|Calorie Weighted Basis||24%||37%||40%|
The first ingredient in this dog food is poultry meal. Poultry meal is considered a meat concentrate and contains nearly 300% more protein than fresh poultry.
Although the word poultry doesn’t clearly identify the species, poultry meal is most commonly sourced from chicken and turkey.
The second ingredient is brown rice, a complex carbohydrate that (once cooked) can be fairly easy to digest. However, aside from its natural energy content, rice is of only modest nutritional value to a dog.
The third ingredient is barley. Barley is a starchy carbohydrate supplying fiber and other healthy nutrients. However, aside from its energy content, this cereal grain is of only modest nutritional value to a dog.
The fourth ingredient is chicken fat. Chicken fat is obtained from rendering chicken, a process similar to making soup in which the fat itself is skimmed from the surface of the liquid.
Chicken fat is high in linoleic acid, an omega-6 fatty acid essential for life. Although it doesn’t sound very appetizing, chicken fat is actually a quality ingredient.
The fifth ingredient is potato product, a dried residue of the potato processing industry primarily consisting of potato pieces, peelings and culls.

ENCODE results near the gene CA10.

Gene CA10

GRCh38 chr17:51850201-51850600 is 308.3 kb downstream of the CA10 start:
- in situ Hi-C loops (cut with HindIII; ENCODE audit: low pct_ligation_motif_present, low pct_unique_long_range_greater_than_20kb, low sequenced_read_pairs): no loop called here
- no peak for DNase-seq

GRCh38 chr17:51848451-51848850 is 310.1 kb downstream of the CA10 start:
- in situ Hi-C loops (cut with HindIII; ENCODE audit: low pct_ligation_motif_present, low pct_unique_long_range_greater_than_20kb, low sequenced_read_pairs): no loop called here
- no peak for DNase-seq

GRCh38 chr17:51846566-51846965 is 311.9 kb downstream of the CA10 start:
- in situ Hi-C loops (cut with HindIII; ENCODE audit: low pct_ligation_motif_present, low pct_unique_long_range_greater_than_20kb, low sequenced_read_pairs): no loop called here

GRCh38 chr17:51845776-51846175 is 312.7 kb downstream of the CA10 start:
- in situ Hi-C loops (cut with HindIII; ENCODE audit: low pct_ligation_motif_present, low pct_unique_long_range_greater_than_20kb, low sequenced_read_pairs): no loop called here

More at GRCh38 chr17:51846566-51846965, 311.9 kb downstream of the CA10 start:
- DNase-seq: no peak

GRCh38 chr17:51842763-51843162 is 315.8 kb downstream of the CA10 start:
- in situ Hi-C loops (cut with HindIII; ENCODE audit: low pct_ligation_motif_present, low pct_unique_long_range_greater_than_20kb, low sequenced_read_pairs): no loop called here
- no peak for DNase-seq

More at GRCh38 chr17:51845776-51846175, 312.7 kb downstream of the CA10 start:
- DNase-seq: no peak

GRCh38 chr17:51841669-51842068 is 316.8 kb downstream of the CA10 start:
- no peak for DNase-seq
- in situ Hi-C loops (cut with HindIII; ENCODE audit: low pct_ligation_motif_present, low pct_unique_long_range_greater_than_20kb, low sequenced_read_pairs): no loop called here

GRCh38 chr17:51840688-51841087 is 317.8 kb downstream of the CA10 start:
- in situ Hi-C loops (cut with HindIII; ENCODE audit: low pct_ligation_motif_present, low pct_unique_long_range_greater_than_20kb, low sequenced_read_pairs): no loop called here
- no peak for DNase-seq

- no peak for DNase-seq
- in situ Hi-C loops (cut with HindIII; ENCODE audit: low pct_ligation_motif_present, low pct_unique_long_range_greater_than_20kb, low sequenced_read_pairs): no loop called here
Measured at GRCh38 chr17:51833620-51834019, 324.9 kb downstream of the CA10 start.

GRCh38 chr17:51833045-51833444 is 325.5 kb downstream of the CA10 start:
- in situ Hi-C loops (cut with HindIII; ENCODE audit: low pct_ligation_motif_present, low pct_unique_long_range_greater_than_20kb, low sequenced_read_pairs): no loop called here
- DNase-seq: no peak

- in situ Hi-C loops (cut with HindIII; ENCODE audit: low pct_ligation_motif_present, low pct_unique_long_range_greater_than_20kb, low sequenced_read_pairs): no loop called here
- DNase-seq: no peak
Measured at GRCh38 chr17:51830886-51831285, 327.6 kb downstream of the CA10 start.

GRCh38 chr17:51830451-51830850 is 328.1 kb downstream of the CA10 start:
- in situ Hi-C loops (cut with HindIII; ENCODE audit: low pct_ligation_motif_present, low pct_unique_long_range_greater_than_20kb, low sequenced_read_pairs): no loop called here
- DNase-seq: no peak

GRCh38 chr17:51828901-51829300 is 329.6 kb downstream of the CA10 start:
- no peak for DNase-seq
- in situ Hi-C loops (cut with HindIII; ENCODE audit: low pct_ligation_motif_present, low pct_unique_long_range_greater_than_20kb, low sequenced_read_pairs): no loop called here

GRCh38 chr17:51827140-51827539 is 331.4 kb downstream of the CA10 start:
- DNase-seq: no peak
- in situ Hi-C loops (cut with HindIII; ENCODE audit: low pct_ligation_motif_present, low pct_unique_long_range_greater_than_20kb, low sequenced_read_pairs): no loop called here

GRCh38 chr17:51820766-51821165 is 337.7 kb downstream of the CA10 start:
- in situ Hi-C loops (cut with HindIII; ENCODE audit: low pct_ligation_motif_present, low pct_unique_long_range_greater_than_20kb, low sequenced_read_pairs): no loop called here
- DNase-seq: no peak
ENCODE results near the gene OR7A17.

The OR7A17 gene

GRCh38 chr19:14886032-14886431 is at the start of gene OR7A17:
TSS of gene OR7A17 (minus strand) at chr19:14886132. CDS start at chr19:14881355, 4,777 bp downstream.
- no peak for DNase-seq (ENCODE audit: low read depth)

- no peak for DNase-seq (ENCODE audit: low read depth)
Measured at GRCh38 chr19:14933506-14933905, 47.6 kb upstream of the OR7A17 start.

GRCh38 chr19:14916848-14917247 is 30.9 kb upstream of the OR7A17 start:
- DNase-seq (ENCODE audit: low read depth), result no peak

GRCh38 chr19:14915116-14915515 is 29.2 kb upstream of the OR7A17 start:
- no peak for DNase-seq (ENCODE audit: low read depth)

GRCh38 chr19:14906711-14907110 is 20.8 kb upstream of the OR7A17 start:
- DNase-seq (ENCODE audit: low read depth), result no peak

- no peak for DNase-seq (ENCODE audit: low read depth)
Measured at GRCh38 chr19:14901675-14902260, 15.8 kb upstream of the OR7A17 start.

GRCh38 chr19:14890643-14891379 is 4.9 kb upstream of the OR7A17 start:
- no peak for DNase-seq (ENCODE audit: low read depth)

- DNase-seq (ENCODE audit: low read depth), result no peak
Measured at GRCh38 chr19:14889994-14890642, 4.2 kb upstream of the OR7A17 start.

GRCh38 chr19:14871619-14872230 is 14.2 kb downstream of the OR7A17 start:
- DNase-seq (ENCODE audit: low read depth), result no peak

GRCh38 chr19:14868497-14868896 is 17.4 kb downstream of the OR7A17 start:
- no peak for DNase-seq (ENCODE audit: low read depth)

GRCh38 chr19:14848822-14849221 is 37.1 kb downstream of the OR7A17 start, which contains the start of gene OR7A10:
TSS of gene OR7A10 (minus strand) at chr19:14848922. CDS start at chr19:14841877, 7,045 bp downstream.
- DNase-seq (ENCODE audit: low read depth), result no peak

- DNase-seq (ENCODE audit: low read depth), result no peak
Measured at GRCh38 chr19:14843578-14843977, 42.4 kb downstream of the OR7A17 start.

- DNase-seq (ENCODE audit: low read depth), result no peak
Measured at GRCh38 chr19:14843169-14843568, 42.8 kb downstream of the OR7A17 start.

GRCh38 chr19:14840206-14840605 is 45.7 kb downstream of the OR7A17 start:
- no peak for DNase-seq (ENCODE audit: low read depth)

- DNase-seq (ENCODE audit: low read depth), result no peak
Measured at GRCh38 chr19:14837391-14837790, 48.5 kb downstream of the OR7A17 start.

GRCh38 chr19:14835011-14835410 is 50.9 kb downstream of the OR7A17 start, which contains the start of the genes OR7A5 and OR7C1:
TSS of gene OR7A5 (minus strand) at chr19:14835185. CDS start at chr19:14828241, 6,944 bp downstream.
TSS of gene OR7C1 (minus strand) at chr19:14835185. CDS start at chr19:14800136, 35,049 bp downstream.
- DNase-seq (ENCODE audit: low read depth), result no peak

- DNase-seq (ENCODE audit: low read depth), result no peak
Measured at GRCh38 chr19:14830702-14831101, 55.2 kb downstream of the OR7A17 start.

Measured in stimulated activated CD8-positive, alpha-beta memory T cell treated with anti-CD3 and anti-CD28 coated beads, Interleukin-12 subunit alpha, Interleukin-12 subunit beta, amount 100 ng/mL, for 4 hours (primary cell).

With the exception of perhaps its caloric content and a small amount of protein, potato product is of only modest nutritional value to a dog.1
The sixth ingredient is beet pulp. Beet pulp is a controversial ingredient, a high fiber by-product of sugar beet processing.
Some denounce beet pulp as an inexpensive filler while others cite its outstanding intestinal health and blood sugar benefits.
We only call your attention here to the controversy and believe the inclusion of beet pulp in reasonable amounts in most dog foods is entirely acceptable.
The seventh ingredient is sorghum. Sorghum (milo) is a starchy cereal grain with a nutrient profile similar to corn.
Since it is gluten-free and boasts a smoother blood sugar behavior than other grains, sorghum may be considered an acceptable non-meat ingredient.
After the natural flavor, we find egg product, an unspecified (wet or dry?) form of shell-free eggs. Quality can vary significantly. Lower grade egg product can even come from commercial hatcheries — from eggs that have failed to hatch.
In any case, eggs are easy to digest and have an exceptionally high biological value.
From here, the list goes on to include a number of other items.